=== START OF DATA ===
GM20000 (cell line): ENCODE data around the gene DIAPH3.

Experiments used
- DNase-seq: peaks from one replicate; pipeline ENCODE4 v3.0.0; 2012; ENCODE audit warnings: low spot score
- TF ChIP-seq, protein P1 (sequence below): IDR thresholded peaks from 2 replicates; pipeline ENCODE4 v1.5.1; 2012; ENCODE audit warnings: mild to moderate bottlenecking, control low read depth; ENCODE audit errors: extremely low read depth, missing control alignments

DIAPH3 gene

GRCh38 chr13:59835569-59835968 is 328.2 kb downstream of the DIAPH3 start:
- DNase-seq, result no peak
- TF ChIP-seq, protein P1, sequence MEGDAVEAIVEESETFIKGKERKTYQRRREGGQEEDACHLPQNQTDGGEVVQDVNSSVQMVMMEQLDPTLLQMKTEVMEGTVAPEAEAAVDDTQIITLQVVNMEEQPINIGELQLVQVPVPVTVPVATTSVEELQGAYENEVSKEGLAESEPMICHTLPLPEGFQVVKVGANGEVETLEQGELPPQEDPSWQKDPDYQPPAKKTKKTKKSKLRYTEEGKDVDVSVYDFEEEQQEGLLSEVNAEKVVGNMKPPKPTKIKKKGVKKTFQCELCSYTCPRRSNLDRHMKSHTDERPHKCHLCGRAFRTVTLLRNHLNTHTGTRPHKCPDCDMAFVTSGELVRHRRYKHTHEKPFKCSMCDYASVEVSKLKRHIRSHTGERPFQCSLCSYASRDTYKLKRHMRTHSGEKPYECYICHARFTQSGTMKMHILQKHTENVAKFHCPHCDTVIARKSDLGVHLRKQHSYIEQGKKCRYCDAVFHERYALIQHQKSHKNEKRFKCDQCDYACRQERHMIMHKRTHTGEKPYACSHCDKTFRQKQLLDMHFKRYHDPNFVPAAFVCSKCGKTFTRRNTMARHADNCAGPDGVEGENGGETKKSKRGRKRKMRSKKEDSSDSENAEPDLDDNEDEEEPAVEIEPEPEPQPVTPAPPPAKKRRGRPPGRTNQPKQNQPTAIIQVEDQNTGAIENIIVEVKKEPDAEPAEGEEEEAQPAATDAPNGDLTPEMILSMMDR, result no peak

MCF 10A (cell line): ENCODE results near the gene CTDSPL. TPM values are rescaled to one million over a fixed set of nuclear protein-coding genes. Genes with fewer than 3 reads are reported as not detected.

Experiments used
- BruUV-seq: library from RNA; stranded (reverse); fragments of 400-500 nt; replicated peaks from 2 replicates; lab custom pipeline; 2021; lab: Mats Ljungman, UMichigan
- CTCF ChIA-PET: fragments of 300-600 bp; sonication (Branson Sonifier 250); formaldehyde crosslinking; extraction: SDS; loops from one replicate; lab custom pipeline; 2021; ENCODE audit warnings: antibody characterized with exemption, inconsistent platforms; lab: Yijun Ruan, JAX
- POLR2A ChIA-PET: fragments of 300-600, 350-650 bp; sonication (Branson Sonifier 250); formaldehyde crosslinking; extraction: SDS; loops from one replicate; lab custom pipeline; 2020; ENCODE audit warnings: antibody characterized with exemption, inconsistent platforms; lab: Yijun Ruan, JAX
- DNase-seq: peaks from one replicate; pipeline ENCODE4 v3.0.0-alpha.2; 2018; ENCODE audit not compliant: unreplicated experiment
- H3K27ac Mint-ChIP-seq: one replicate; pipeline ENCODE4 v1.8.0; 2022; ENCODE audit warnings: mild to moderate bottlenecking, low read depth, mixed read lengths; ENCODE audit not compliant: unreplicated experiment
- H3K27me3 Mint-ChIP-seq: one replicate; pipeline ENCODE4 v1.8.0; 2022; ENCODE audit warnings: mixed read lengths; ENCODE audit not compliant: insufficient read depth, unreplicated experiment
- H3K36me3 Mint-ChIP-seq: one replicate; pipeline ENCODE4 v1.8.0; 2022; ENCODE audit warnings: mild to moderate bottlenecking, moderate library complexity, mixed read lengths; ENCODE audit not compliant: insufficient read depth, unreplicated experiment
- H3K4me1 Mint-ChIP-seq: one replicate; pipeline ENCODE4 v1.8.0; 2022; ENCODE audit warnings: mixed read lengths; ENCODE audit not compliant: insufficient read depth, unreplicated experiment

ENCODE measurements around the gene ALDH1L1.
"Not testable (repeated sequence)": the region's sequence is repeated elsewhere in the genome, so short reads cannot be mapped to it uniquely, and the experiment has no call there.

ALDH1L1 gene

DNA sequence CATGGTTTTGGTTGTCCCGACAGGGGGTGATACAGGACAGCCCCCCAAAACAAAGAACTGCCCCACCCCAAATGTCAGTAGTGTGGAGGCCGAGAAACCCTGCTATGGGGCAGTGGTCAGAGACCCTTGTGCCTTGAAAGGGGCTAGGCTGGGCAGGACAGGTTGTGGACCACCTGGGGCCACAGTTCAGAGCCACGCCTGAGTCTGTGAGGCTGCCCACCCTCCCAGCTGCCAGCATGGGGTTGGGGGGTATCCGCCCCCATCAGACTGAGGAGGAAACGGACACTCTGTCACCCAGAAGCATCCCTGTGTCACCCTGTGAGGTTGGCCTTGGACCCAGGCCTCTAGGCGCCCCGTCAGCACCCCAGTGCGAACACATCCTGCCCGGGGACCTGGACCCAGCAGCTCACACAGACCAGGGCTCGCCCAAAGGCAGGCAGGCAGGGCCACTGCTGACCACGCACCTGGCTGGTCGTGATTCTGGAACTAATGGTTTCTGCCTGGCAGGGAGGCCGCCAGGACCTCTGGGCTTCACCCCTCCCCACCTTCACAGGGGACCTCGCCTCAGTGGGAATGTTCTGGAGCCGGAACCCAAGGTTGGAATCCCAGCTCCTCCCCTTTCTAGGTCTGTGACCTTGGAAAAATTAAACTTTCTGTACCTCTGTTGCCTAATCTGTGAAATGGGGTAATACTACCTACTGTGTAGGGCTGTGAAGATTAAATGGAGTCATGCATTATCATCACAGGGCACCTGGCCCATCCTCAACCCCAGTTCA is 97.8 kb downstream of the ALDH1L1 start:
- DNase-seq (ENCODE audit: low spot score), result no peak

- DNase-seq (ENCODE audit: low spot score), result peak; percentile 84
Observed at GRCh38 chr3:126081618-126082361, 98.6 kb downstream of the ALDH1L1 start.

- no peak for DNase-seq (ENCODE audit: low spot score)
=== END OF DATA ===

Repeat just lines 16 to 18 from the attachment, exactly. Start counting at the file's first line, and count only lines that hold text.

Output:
- H3K27me3 Mint-ChIP-seq: one replicate; pipeline ENCODE4 v1.8.0; 2022; ENCODE audit warnings: mixed read lengths; ENCODE audit not compliant: insufficient read depth, unreplicated experiment
- H3K36me3 Mint-ChIP-seq: one replicate; pipeline ENCODE4 v1.8.0; 2022; ENCODE audit warnings: mild to moderate bottlenecking, moderate library complexity, mixed read lengths; ENCODE audit not compliant: insufficient read depth, unreplicated experiment
- H3K4me1 Mint-ChIP-seq: one replicate; pipeline ENCODE4 v1.8.0; 2022; ENCODE audit warnings: mixed read lengths; ENCODE audit not compliant: insufficient read depth, unreplicated experiment